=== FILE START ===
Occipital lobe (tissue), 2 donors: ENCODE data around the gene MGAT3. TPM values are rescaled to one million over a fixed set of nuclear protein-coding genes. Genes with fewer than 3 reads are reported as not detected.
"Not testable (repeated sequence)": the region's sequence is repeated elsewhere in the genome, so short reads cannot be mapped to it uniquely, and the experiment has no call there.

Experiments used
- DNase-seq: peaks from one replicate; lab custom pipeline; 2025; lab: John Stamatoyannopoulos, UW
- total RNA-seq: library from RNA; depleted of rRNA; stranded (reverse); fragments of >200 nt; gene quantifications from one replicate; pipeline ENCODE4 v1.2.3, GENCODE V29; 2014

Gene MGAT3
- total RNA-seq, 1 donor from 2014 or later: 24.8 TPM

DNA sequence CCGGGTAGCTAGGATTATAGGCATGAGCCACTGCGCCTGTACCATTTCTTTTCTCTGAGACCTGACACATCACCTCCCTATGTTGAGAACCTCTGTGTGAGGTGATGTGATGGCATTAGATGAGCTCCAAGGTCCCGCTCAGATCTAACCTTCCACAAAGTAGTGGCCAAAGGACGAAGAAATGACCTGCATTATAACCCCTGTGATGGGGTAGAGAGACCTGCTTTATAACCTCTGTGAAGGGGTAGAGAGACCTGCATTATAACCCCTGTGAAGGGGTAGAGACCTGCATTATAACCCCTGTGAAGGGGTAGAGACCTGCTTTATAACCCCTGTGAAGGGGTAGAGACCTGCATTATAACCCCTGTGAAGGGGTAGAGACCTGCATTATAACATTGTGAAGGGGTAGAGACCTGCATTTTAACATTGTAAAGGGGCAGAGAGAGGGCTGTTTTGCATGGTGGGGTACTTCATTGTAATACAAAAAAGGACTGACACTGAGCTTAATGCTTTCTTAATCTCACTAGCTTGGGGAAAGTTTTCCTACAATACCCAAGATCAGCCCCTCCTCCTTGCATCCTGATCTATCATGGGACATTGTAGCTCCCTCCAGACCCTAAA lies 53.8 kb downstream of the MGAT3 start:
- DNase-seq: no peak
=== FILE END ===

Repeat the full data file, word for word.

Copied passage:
Occipital lobe (tissue), 2 donors: ENCODE data around the gene MGAT3. TPM values are rescaled to one million over a fixed set of nuclear protein-coding genes. Genes with fewer than 3 reads are reported as not detected.
"Not testable (repeated sequence)": the region's sequence is repeated elsewhere in the genome, so short reads cannot be mapped to it uniquely, and the experiment has no call there.

Experiments used
- DNase-seq: peaks from one replicate; lab custom pipeline; 2025; lab: John Stamatoyannopoulos, UW
- total RNA-seq: library from RNA; depleted of rRNA; stranded (reverse); fragments of >200 nt; gene quantifications from one replicate; pipeline ENCODE4 v1.2.3, GENCODE V29; 2014

Gene MGAT3
- total RNA-seq, 1 donor from 2014 or later: 24.8 TPM

DNA sequence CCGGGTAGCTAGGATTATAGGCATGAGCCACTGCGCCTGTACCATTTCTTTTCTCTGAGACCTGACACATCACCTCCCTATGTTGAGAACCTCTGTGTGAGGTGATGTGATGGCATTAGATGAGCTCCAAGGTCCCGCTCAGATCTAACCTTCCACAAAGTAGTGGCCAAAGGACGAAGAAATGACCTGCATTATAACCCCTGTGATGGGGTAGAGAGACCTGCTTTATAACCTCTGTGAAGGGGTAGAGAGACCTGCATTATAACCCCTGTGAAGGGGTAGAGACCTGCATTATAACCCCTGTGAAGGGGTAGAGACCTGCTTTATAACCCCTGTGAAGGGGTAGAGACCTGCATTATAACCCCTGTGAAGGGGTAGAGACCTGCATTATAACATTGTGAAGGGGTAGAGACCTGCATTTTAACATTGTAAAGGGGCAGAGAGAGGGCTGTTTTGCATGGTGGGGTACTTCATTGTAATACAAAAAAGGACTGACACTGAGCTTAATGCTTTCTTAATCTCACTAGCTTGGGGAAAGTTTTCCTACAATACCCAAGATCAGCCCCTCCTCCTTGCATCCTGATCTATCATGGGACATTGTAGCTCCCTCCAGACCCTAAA lies 53.8 kb downstream of the MGAT3 start:
- DNase-seq: no peak